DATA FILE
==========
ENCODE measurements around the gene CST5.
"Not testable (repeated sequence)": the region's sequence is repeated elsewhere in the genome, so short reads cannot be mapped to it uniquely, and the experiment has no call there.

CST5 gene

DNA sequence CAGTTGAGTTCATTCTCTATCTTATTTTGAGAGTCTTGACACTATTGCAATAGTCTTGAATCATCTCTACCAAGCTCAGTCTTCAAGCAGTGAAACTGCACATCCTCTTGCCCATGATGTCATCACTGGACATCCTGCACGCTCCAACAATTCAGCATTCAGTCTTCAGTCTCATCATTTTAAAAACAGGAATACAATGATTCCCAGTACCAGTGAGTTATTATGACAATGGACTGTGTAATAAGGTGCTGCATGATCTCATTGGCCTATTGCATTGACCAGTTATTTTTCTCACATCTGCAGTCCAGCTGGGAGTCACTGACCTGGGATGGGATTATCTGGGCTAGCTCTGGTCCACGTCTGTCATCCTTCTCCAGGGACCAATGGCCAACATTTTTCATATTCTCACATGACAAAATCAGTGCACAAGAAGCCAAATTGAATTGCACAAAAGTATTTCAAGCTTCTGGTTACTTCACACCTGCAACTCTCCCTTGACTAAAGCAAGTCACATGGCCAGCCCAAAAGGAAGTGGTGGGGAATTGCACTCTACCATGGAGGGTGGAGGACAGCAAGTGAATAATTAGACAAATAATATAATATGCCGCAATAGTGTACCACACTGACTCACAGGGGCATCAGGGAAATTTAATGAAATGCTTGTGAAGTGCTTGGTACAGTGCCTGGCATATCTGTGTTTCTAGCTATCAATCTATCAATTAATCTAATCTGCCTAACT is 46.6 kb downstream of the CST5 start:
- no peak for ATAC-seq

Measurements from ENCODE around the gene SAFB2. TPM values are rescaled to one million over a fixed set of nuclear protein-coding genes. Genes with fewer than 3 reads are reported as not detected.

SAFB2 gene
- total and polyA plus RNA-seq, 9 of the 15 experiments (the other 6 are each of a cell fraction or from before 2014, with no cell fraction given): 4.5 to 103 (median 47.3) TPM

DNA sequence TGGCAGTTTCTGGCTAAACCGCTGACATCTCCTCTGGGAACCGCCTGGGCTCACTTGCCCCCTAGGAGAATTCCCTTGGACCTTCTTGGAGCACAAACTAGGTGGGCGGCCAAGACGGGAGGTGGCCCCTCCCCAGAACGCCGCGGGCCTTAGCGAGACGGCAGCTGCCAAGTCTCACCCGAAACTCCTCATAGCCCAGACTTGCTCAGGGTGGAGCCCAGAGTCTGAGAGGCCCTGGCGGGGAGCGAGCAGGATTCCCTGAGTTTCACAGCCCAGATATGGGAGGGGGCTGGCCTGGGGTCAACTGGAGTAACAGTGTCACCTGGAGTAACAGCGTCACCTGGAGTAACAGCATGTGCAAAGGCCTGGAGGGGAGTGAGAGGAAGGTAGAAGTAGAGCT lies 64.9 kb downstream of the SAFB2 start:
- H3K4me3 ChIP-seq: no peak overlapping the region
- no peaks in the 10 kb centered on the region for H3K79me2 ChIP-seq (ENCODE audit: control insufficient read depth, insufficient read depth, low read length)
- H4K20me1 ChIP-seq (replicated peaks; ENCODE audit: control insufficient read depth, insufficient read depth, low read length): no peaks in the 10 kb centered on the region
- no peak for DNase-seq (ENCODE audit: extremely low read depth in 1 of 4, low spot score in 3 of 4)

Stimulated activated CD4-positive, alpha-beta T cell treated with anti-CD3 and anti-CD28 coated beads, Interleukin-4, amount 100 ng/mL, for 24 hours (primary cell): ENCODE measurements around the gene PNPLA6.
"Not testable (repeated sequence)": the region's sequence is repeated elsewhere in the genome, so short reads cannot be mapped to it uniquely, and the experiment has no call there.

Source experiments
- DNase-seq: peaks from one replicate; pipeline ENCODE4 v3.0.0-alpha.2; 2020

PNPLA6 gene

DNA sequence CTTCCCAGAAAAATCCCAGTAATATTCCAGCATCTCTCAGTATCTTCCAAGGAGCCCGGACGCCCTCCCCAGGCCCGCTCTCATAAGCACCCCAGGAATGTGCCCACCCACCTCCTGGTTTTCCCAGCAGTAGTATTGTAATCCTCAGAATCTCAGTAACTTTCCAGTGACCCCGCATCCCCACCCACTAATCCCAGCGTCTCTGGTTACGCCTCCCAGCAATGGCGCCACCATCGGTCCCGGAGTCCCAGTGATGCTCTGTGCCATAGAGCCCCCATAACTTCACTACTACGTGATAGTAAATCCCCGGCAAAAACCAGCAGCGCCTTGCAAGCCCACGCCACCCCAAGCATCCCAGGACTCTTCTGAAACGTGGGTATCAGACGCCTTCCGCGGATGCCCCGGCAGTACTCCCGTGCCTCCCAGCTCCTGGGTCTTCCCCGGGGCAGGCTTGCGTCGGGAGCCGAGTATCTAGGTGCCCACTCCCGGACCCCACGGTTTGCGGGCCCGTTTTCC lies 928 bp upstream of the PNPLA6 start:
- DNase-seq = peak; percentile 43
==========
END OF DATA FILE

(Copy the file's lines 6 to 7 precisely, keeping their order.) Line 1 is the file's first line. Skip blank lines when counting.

Measurements from ENCODE around the gene SAFB2. TPM values are rescaled to one million over a fixed set of nuclear protein-coding genes. Genes with fewer than 3 reads are reported as not detected.

SAFB2 gene